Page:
The Thriving Business of Poor Quality: Page 2

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Let’s pause for a moment and use the automotive industry to highlight issues. There are a number of rationales that push for high quality with automobiles. There are at least four drivers for this that we can parallel with IT:

• First, consumers expect it – high quality is necessary to remain a viable automotive competitor. Quality is mandatory for competitive parity. Customers will pay for better quality and will likely switch brands to find it. In contrast, many customers of systems view errors as a necessary evil as if they must always be present. If we do not accept poor quality in many aspects of our lives involving complex systems and human safety, then why should IT be different?

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• Second, is safety – consumers want cars that they and their families will be safe riding in. Again, if safety is not present then consumers may switch brands or file lawsuits for negligence. With IT, fears over safety and security can drive behavior. For example, watch the patterns of purchasing behavior after disasters, major news stories, etc.

• Third, automotive recalls to correct safety problems are very expensive, incur negative publicity and create incentives for automakers to further improve quality. There are at least two things to consider: For systems vendors, there is regulation that affects users but nothing that really pushes them to improve overall quality. And it’s hard to say if regulation would really improve matters or not, especially relative to cost. Second, the cost to deploy patches has been driven down. As it is cheap to react and patch, then what affect does this have on designing quality in the first place? If anything, the very low cost of patching may tend to shift the focus from proactive quality to reactive support.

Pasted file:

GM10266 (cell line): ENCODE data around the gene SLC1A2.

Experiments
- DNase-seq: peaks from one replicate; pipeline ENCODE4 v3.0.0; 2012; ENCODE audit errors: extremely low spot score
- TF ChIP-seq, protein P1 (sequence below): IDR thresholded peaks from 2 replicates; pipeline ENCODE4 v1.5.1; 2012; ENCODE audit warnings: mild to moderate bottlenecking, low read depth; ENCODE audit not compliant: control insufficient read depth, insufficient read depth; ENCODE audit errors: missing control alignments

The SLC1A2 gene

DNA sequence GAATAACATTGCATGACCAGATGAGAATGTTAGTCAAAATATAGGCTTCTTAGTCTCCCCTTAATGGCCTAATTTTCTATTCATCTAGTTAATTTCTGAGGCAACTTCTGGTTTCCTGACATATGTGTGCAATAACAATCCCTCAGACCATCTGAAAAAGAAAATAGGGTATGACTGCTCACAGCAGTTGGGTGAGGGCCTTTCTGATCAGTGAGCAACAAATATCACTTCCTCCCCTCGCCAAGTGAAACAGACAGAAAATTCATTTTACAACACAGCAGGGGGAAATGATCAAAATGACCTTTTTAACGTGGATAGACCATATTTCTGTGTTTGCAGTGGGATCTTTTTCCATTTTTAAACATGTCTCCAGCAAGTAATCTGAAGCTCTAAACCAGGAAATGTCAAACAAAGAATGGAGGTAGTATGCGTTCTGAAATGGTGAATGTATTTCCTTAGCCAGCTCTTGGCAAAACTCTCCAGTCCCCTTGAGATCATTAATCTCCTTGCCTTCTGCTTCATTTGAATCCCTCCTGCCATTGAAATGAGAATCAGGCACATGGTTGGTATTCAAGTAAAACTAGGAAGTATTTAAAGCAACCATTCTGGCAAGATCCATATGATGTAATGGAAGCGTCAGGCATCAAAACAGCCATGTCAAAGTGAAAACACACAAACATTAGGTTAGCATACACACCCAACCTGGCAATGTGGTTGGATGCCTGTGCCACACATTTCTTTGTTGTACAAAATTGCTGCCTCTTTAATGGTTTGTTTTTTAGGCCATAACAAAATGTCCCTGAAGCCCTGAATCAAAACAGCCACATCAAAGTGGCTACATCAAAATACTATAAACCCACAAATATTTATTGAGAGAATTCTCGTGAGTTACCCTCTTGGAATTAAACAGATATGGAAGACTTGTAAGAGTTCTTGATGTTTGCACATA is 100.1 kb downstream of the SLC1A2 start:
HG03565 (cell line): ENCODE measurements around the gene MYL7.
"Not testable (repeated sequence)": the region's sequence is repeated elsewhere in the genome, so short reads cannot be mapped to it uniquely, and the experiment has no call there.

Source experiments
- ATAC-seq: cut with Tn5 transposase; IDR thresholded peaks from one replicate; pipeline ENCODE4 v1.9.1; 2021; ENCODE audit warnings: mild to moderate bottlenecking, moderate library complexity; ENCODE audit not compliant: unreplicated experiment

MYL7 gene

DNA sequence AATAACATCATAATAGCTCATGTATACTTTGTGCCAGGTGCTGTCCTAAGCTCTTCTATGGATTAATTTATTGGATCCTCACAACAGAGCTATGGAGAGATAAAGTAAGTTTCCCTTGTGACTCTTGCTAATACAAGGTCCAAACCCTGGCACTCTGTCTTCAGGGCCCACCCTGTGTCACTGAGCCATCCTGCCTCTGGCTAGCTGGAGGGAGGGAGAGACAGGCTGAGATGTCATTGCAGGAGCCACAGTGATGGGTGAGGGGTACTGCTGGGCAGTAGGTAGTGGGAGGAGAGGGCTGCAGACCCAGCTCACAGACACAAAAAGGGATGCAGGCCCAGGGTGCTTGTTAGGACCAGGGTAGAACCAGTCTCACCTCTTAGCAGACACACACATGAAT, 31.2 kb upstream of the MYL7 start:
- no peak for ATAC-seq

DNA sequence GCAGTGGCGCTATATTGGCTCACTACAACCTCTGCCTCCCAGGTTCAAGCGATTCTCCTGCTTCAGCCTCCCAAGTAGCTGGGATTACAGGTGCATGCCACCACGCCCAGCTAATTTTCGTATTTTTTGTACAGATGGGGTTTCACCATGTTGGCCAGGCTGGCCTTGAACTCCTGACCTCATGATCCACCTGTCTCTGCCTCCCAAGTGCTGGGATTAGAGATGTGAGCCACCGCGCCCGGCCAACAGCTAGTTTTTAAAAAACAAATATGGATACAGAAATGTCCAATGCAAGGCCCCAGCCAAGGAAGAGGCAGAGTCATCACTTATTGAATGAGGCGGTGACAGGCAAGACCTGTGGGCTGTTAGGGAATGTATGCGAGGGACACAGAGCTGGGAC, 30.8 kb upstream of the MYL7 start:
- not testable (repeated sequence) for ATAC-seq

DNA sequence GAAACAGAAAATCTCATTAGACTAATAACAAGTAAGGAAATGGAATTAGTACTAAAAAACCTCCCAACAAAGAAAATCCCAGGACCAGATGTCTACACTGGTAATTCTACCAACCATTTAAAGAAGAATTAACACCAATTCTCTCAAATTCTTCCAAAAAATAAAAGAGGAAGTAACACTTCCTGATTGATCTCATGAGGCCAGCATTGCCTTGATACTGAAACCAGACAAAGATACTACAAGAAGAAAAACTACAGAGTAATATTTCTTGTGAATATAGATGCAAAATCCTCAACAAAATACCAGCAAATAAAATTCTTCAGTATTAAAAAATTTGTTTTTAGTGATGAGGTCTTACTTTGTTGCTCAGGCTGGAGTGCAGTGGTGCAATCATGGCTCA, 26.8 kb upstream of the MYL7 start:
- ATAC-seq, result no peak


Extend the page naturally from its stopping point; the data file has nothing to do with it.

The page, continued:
• Fourth, lawsuits can cost automakers tremendous amounts of money. In the software industry, users and customers face a barrage of legal forms at time of purchase and in the various “click-wrap” end user license agreements that essentially releases the manufacturer from all liability other than purchase price. Those releases all further ensure that poor quality stays entrenched.

Over and over again, we reinforce poor quality as a viable business model. Not only do customers pay for vendors to fix their own mistakes but we gladly accept flawed products that distract us from attaining our goals.

Why? Why do we do this and when will we stop? In response – this behavior will only end when we make it mandatory by setting the proper expectations with our vendors.

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